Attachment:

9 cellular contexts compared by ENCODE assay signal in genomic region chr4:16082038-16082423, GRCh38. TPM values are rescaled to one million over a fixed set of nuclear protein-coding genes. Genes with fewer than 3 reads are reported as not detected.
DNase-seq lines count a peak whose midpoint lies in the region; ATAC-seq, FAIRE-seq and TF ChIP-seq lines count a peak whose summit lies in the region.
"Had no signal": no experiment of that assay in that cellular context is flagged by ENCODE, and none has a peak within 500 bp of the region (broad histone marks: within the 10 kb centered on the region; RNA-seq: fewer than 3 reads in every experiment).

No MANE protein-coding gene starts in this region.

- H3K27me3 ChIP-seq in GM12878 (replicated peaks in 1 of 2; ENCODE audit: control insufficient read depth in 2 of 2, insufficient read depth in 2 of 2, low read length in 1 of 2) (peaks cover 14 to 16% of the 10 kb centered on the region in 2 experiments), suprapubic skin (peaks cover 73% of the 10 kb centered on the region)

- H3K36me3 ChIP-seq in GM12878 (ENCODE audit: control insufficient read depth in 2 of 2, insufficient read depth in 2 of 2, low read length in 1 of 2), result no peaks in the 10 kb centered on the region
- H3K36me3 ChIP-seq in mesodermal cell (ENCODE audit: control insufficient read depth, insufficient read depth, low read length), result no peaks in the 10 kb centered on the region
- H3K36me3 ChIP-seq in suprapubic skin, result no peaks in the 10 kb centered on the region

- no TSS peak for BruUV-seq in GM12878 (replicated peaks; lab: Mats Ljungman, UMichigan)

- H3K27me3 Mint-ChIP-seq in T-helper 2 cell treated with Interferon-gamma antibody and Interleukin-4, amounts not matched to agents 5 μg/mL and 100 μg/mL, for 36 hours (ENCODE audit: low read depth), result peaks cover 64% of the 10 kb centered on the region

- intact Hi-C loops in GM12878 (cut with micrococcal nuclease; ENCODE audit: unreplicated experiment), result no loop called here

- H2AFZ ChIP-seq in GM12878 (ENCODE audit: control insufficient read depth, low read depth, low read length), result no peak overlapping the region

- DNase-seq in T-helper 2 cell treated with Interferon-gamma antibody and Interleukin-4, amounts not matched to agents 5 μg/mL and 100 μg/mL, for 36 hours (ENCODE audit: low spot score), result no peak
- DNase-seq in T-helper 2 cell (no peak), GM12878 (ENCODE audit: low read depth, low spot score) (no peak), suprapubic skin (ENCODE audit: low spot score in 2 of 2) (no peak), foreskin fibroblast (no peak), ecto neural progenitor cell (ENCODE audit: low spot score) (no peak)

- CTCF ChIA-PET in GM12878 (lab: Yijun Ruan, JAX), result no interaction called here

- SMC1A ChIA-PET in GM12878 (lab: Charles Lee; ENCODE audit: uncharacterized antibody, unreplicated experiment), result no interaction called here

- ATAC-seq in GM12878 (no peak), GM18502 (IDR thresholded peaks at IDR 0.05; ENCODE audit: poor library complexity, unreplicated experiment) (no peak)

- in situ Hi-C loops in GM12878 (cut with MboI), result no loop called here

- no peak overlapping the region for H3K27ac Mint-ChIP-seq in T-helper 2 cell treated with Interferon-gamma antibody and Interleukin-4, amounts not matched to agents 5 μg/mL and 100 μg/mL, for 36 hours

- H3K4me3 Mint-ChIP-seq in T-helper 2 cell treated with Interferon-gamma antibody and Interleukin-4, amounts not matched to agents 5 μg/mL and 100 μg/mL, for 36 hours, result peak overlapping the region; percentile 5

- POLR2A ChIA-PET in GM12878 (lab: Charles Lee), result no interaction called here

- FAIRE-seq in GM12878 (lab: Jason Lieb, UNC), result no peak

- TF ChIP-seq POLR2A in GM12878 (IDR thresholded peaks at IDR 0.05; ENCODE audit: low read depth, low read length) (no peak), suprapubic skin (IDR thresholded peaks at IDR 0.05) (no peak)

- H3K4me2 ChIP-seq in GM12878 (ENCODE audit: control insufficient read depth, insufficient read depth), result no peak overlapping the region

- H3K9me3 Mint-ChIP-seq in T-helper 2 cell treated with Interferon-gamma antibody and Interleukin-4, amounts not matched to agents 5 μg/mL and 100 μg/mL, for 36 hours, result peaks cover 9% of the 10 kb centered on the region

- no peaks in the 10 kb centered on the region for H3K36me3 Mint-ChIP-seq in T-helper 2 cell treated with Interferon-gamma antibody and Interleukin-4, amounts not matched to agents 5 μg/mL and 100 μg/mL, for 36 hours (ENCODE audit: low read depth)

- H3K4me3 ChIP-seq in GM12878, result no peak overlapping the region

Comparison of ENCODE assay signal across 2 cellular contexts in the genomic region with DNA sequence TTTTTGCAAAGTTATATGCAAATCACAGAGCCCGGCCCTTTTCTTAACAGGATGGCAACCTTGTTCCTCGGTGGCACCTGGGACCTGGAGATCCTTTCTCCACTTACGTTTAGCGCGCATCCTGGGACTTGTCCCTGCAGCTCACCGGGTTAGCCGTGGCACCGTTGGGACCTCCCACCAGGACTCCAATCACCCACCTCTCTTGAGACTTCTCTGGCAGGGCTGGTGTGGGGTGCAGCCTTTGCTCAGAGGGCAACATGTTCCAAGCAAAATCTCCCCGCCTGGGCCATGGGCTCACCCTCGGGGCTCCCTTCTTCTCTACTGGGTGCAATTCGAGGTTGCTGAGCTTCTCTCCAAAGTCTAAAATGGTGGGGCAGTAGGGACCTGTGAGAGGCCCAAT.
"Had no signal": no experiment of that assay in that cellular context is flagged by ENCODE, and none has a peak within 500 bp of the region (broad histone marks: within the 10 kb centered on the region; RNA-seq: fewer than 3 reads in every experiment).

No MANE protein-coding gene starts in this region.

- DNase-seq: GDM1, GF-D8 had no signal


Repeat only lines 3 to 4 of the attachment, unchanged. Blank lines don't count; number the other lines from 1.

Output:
"Had no signal": no experiment of that assay in that cellular context is flagged by ENCODE, and none has a peak within 500 bp of the region (broad histone marks: within the 10 kb centered on the region; RNA-seq: fewer than 3 reads in every experiment).

No MANE protein-coding gene starts in this region.